The Duchess of Cambridge praised an original performance by a choir of schoolchildren as she celebrated one of her patronages at a Buckingham Palace gala dinner.
Kate hosted a glittering event on Monday evening to mark the 25th anniversary of youth mental health charity Place2Be.
The charity, which became one of the duchess’s first patronages in 2013, aims to provide emotional support to young children and works in 639 schools across the UK.
Earlier on Monday, Kate joined the Duke of Cambridge, the Queen, the Prince of Wales and the Duke and Duchess of Sussex at Westminster Abbey.
The event celebrating the Commonwealth was Harry and Meghan’s last official appearance with members of the royal family before they step back from the monarchy.
Children from choirs at two schools, both supported by Place2Be, joined musicians from the Royal Philharmonic Orchestra to perform an original anthem for the duchess at Buckingham Palace.
Arriving at the event, Kate was greeted by the excited youngsters from New North Academy in Islington and Salusbury Primary School in north-west London.
Wearing a royal blue gown with embellishment detailing by Jenny Packham, which she accessorised with a matching clutch bag and sparkling gold court heels, she thanked the children for preparing a performance for the event.
“You’ve written it especially for tonight? Thank you so much,” she told them.
“What a treat for me.”
The duchess later wished two of the schoolchildren a happy birthday, joking that she should be the one singing to them.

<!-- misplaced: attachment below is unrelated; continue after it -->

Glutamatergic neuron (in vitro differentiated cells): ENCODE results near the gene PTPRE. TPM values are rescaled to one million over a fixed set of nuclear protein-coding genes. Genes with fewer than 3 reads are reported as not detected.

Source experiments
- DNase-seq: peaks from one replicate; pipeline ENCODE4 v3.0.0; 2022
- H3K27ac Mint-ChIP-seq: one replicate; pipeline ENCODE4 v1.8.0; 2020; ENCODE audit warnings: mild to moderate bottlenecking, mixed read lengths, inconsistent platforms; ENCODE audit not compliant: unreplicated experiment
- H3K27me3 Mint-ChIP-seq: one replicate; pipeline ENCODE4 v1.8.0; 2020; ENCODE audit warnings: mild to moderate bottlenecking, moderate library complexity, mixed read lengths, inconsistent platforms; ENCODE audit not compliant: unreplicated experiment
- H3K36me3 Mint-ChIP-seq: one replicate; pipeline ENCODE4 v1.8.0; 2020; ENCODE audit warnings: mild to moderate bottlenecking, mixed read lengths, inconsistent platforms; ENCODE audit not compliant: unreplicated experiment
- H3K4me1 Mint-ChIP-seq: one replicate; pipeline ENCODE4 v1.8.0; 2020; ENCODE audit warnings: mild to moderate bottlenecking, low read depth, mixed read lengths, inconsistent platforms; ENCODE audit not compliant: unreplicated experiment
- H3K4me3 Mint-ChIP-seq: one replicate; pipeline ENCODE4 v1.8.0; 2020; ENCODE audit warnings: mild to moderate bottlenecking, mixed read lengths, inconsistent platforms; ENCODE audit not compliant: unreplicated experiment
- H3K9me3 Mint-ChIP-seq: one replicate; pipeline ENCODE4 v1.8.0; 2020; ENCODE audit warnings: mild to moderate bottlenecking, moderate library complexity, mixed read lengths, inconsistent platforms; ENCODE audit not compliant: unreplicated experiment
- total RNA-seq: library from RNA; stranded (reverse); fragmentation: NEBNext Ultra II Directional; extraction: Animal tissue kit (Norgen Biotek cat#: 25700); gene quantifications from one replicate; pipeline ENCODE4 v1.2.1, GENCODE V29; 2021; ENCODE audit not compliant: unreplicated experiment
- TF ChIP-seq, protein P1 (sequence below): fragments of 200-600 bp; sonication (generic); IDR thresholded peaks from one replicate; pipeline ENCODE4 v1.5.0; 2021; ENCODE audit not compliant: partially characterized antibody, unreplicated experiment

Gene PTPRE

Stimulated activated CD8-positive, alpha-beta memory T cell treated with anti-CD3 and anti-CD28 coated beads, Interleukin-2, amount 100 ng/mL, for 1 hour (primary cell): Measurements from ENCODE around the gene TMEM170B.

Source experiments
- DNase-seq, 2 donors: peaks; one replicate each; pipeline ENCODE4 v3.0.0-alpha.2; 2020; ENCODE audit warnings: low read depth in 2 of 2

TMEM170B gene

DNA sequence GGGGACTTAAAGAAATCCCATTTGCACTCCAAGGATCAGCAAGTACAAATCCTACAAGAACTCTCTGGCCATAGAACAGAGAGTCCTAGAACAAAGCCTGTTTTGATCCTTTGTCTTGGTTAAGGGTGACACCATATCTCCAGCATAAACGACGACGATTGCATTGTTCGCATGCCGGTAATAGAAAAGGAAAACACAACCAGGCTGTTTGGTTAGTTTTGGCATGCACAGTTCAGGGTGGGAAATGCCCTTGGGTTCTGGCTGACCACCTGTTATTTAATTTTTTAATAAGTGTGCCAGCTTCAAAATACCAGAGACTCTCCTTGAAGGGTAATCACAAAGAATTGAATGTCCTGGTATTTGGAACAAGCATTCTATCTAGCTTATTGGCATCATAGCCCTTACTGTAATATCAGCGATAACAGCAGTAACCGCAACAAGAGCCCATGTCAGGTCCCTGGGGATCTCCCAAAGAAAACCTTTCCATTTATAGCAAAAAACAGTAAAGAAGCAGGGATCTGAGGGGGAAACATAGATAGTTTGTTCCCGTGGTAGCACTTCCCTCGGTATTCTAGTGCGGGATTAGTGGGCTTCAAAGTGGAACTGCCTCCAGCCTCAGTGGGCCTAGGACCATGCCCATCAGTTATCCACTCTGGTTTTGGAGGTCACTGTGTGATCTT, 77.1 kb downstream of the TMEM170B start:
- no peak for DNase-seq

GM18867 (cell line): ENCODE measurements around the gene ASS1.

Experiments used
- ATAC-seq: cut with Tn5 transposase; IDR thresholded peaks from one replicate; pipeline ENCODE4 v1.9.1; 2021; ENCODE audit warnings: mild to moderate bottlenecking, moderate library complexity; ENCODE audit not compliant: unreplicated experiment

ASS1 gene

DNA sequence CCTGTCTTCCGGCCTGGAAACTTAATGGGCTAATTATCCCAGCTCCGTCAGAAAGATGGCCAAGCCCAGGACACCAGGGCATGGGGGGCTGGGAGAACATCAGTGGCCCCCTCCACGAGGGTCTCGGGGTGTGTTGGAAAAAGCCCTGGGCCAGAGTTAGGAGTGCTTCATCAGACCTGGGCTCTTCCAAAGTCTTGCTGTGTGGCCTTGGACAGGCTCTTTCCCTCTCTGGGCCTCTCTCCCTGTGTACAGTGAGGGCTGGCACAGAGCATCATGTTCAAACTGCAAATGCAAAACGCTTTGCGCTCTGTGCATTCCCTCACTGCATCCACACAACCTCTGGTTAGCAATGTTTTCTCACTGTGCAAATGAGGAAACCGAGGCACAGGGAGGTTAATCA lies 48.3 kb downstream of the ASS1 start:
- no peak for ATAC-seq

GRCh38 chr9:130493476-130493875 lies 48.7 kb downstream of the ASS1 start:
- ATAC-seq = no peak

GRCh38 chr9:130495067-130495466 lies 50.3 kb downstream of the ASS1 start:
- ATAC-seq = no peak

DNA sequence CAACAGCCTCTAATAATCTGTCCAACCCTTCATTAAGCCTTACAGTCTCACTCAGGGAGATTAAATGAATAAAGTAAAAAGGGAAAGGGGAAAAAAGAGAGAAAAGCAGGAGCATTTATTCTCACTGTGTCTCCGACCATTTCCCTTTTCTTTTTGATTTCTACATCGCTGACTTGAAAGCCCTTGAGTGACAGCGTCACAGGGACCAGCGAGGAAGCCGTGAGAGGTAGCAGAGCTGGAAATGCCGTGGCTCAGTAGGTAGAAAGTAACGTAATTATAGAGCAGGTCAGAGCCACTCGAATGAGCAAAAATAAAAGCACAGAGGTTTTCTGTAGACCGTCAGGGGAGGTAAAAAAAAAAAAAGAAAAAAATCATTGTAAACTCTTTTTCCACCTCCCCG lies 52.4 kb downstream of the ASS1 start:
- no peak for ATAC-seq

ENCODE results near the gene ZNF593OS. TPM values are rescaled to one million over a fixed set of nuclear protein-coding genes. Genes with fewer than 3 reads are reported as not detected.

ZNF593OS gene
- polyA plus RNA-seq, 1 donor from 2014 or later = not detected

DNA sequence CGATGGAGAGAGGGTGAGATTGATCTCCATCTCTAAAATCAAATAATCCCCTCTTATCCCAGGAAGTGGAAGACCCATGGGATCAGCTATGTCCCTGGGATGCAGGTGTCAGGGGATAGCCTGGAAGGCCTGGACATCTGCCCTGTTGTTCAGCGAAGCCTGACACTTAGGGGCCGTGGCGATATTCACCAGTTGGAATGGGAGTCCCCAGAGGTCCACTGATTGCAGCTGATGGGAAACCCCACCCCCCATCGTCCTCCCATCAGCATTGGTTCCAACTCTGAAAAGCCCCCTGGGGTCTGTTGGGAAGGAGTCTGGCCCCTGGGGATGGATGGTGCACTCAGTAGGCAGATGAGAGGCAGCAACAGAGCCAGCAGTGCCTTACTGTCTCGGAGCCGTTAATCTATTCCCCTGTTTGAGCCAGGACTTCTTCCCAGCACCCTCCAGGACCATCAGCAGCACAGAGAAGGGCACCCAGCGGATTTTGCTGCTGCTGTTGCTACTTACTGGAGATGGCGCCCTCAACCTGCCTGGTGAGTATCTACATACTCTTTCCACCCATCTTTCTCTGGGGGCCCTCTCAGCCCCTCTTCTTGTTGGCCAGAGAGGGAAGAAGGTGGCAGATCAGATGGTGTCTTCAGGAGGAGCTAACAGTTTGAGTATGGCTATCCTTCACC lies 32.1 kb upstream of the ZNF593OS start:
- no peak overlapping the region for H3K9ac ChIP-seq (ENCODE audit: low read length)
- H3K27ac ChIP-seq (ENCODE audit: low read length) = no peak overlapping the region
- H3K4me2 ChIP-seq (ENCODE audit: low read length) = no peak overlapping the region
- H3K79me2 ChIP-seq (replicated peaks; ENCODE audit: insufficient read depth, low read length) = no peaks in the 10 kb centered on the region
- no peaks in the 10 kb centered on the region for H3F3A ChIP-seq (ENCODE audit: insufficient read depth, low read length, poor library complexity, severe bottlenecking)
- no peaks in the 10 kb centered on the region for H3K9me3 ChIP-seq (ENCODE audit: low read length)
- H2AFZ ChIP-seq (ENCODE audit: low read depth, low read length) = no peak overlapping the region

She then revealed that Happy Birthday was “one of (Prince) Louis’s favourite songs”, before adding her youngest child was “tucked up in bed” and not at the event.
In a speech following the performance, Kate praised the children for their rendition, adding it was “quite a hard act to follow”.
What a way to begin our #25YearsOfPlace2Be celebrations!— Place2Be (@Place2Be) March 9, 2020
Pupils from @NewNorthAcademy & @SalusburySchool teamed up with @rpoonline to write and compose an original song about self-esteem, creativity and their wellbeing. 🎼 pic.twitter.com/DsInuvqea3
She told the anniversary event that the charity had taught her that the “simplest things” can make a difference to a child’s wellbeing.
“You taught me, right from the start, that the children in your schools are only as happy and emotionally strong as the adults in their care,” the duchess said.
“That is why you take such great pride in the work you do with your teachers and your parents.
“You taught me the importance of creating safe and nurturing environments within schools, embracing a holistic view of emotional wellbeing which permeates through the whole school system.
“You also taught me that it’s the simplest things that make a difference to children. It’s the quality time that is spent with them. It’s the time you take to listen to them.
“It is trusting relationships that have the most profound impact on the emotional and mental wellbeing of a child.”
Kate told the event there was now a “much greater awareness” of children’s mental health, adding that Place2Be’s services have “never been more needed”.
She said: “I can remember saying after my visit to Willows School in 2013 that I thought every school in this country should have Place2Be.
“Imagine the difference it would make to thousands, if not millions, more children, teachers and parents, if this vision was a reality.”
Founded in 1994 by Dame Benny Refson, the charity has worked with more than 250,000 children and families over the past 25 years.
Kate has been a vocal advocate for children’s mental health since becoming a member of the royal family, as well as for adults’ addiction support and mental health services.
In January, she launched the 5 Big Questions on the Under-Fives survey aimed at starting a national conversation on early childhood.